In a rush to get software contracts finalised, time-pressed IT executives are not scrutinising the long-term costs of their terms and conditions, getting stuck with "ambiguous vendor-sided deals".
Suresh Padmanabhan, CIO of the Australian Institute of Management, said software licensing terms and conditions are getting more complicated day by day.
He describes the variation to these contracts and their impact as "mind boggling".
Padmanabhan said that, most of the time, he finds "the overall assumptions and agreements" in software licensing contracts he initially agrees on when in the negotiator's hot seat "are not carried through to the life of the software".
"You could buy a multiple licence for a specific software then find that any module added later isn't directly linked to the initial licence. In fact, the new modules have to be licensed for the whole [organisation] and not to the number of users of that module, increasing the licensing cost substantially."
He said with "every vendor developing their own licensing policies", it's not only crucial to read the fine print, but also understand any mutual obligations.
"Many [companies] have been affected when vendors change their licensing policies for newer versions of existing software. Site licences are suddenly changed to per-seat licences, increasing the licensing cost considerably," he said.
Meta Group analyst William Snyder says while upfront cost and financial payment streams dominate software negotiations, the cause of most vendor-client conflict is "ambiguous vendor-sided" contracts.
Poorly-defined contracts drive higher, long-term software costs for the client.
Also fuelling vendor-client tensions are changeovers in vendor relationship managers, who when negotiating deals are "frequently different from those who [later] face issues or are involved in negotiations," Snyder said.
Meta Group suggests that software agreements only reflect customers' needs if the terms and conditions are negotiated rigorously from the outset and early in product life cycles.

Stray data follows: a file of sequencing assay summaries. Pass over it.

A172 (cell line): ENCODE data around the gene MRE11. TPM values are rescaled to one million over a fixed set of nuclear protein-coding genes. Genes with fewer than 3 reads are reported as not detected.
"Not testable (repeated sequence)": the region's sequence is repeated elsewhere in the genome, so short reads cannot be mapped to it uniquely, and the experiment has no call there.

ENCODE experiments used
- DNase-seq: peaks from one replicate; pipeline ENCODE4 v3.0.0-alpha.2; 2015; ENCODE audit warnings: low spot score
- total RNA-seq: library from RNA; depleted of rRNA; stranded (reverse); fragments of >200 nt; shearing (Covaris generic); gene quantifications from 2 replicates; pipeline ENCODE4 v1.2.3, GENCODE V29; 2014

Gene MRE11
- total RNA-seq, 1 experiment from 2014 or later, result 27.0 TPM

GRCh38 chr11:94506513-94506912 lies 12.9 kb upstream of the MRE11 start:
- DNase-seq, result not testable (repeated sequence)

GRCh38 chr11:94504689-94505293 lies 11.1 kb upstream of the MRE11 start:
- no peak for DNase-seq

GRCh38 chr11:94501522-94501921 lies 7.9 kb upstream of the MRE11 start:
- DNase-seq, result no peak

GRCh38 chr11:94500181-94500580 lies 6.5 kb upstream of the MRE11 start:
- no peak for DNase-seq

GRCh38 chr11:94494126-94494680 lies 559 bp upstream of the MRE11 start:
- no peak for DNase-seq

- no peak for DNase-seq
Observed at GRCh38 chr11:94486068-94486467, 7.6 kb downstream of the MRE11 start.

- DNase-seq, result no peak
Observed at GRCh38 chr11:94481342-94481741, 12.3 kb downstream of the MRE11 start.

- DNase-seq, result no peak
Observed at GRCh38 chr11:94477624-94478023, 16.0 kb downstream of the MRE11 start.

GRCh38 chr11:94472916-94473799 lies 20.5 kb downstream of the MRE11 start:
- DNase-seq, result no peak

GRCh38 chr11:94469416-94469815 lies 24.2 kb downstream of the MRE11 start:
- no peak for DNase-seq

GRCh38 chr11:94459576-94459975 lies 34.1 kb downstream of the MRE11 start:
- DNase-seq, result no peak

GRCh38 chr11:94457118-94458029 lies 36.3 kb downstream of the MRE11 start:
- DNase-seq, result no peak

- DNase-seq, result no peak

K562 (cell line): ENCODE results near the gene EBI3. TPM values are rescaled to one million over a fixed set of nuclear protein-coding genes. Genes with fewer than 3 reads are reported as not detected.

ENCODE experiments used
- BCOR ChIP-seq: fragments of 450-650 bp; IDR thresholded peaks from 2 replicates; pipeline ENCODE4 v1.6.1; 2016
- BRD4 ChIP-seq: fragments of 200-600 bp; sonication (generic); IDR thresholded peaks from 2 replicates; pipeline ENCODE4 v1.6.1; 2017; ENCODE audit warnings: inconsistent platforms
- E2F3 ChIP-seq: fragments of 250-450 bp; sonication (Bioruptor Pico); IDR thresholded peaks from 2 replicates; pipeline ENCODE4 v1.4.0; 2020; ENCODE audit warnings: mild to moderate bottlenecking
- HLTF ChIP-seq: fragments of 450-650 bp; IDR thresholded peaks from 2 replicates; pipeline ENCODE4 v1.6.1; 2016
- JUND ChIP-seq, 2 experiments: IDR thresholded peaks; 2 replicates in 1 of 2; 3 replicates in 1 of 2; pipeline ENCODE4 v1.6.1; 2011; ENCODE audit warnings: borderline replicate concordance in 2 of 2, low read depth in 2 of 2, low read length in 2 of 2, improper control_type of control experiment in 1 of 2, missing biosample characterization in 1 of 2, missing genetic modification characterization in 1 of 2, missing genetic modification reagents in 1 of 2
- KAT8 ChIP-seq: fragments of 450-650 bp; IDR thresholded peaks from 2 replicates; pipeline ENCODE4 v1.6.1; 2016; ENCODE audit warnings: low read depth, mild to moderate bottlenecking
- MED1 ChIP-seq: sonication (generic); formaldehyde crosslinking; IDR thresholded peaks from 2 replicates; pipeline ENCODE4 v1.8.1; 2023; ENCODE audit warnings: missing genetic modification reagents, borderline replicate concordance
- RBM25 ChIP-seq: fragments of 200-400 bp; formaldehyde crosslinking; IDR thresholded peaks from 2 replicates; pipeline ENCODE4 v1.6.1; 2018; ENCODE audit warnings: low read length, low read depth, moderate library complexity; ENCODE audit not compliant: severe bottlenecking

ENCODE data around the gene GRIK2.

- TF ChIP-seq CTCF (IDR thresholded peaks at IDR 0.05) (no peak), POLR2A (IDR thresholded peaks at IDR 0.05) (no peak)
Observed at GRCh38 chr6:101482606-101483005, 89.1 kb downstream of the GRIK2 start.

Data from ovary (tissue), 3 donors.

Ken Larbelastier, a former IT manager for the Department of Defence, says the key to negotiating watertight contracts is to focus on the cost of the product and any ongoing maintenance for current and older products. "Be clear on the purchase cost and annual maintenance cost up front. Doing this simplifies your invoicing," he says.
Faced with negotiating a maintenance agreement for a $300,000 Lotus Notes deployment for 5000 users in Defence, he said he was offered a "complex" range of payment options including per-user, concurrent usage or a corporate licence -- the ultimate choice of which had to be the cheapest.
When dealing with an array of cost structures, IT managers can get the most economical deal by weighing the cost benefits of the product against its quality, Larbalestier says.
"The more you come to use a product, the more you'll find it doesn't have the features or flexibility you need over time and the downside is you'll find the cost of changing the product can be massive."
Such was the case for him when installing a new helpdesk solution by Peregrine at Defence three years ago. Larbalestier said he and his team underestimated the cost of installing a newer version of the product after a few years, yet signed a contract with unknown support costs involved for having a new version installed.
"It cost us $20,000 just to change one screen, whereas we thought two days of man-work with a Visual Basic programmer for this would cost us $2000."
He concedes he "hadn't thought about" the support cost involved in changing product versions, but argues: "This costing strategy was to discourage [us] from asking for more work to be done. Vendors are reluctant to support their customers' changing requirements and, when they do, [they] charge something phenomenal.
"Most desktop software companies I've dealt with say they will only support two versions of a software application. In those cases this has made me act quickly and ensure things like our standard operating environment (SOE) had the right software to be supported and our organisation the right in-house skills to maintain our SOE," he says.